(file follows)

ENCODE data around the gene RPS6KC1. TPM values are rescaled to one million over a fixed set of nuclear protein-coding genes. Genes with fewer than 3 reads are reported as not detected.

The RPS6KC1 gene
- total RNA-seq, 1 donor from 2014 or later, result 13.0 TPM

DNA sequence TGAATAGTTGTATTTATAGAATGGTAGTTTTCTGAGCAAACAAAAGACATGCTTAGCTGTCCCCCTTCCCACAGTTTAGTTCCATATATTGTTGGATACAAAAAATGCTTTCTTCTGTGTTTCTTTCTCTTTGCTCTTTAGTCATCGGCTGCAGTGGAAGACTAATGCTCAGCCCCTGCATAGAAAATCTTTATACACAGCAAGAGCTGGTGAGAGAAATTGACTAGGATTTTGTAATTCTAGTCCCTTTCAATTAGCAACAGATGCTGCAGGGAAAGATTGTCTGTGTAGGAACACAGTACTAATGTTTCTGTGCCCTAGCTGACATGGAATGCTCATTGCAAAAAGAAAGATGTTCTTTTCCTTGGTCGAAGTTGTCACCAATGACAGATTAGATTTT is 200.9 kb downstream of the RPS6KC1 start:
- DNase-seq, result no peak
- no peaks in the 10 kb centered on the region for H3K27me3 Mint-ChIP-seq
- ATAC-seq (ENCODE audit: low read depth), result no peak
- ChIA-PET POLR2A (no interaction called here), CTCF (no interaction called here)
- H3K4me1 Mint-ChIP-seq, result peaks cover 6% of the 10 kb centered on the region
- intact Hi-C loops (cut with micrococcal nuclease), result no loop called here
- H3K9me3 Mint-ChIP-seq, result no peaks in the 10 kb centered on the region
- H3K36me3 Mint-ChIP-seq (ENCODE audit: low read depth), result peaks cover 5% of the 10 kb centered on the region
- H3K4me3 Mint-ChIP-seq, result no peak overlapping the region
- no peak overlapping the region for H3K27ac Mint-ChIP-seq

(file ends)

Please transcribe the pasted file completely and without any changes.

ENCODE data around the gene RPS6KC1. TPM values are rescaled to one million over a fixed set of nuclear protein-coding genes. Genes with fewer than 3 reads are reported as not detected.

The RPS6KC1 gene
- total RNA-seq, 1 donor from 2014 or later, result 13.0 TPM

DNA sequence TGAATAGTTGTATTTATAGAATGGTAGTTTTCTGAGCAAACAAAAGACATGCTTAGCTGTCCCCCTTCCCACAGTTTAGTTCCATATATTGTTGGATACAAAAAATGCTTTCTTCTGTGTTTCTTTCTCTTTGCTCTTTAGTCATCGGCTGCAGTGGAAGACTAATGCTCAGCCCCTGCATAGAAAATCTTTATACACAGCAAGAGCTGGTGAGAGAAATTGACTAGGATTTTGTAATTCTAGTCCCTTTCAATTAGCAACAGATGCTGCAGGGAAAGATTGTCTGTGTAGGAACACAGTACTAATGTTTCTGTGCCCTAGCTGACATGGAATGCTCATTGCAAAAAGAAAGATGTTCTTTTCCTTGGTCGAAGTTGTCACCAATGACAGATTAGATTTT is 200.9 kb downstream of the RPS6KC1 start:
- DNase-seq, result no peak
- no peaks in the 10 kb centered on the region for H3K27me3 Mint-ChIP-seq
- ATAC-seq (ENCODE audit: low read depth), result no peak
- ChIA-PET POLR2A (no interaction called here), CTCF (no interaction called here)
- H3K4me1 Mint-ChIP-seq, result peaks cover 6% of the 10 kb centered on the region
- intact Hi-C loops (cut with micrococcal nuclease), result no loop called here
- H3K9me3 Mint-ChIP-seq, result no peaks in the 10 kb centered on the region
- H3K36me3 Mint-ChIP-seq (ENCODE audit: low read depth), result peaks cover 5% of the 10 kb centered on the region
- H3K4me3 Mint-ChIP-seq, result no peak overlapping the region
- no peak overlapping the region for H3K27ac Mint-ChIP-seq